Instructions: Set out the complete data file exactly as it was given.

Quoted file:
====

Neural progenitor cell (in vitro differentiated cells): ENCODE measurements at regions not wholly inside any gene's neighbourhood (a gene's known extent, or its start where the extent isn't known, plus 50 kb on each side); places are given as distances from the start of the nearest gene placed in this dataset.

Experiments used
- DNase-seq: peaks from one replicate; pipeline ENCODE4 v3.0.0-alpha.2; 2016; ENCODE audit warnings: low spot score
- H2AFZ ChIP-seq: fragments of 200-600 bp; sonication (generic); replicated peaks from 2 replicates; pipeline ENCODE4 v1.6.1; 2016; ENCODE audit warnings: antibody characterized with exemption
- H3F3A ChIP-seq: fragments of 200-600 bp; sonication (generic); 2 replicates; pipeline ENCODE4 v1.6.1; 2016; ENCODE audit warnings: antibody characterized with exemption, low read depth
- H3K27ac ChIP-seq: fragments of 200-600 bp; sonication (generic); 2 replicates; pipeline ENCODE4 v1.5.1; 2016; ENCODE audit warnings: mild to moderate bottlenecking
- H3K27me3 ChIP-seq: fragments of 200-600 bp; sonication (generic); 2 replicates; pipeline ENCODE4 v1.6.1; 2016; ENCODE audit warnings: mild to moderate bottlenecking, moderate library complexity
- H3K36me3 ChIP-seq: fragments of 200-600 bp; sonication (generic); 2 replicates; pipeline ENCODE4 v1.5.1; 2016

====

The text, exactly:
Neural progenitor cell (in vitro differentiated cells): ENCODE measurements at regions not wholly inside any gene's neighbourhood (a gene's known extent, or its start where the extent isn't known, plus 50 kb on each side); places are given as distances from the start of the nearest gene placed in this dataset.

Experiments used
- DNase-seq: peaks from one replicate; pipeline ENCODE4 v3.0.0-alpha.2; 2016; ENCODE audit warnings: low spot score
- H2AFZ ChIP-seq: fragments of 200-600 bp; sonication (generic); replicated peaks from 2 replicates; pipeline ENCODE4 v1.6.1; 2016; ENCODE audit warnings: antibody characterized with exemption
- H3F3A ChIP-seq: fragments of 200-600 bp; sonication (generic); 2 replicates; pipeline ENCODE4 v1.6.1; 2016; ENCODE audit warnings: antibody characterized with exemption, low read depth
- H3K27ac ChIP-seq: fragments of 200-600 bp; sonication (generic); 2 replicates; pipeline ENCODE4 v1.5.1; 2016; ENCODE audit warnings: mild to moderate bottlenecking
- H3K27me3 ChIP-seq: fragments of 200-600 bp; sonication (generic); 2 replicates; pipeline ENCODE4 v1.6.1; 2016; ENCODE audit warnings: mild to moderate bottlenecking, moderate library complexity
- H3K36me3 ChIP-seq: fragments of 200-600 bp; sonication (generic); 2 replicates; pipeline ENCODE4 v1.5.1; 2016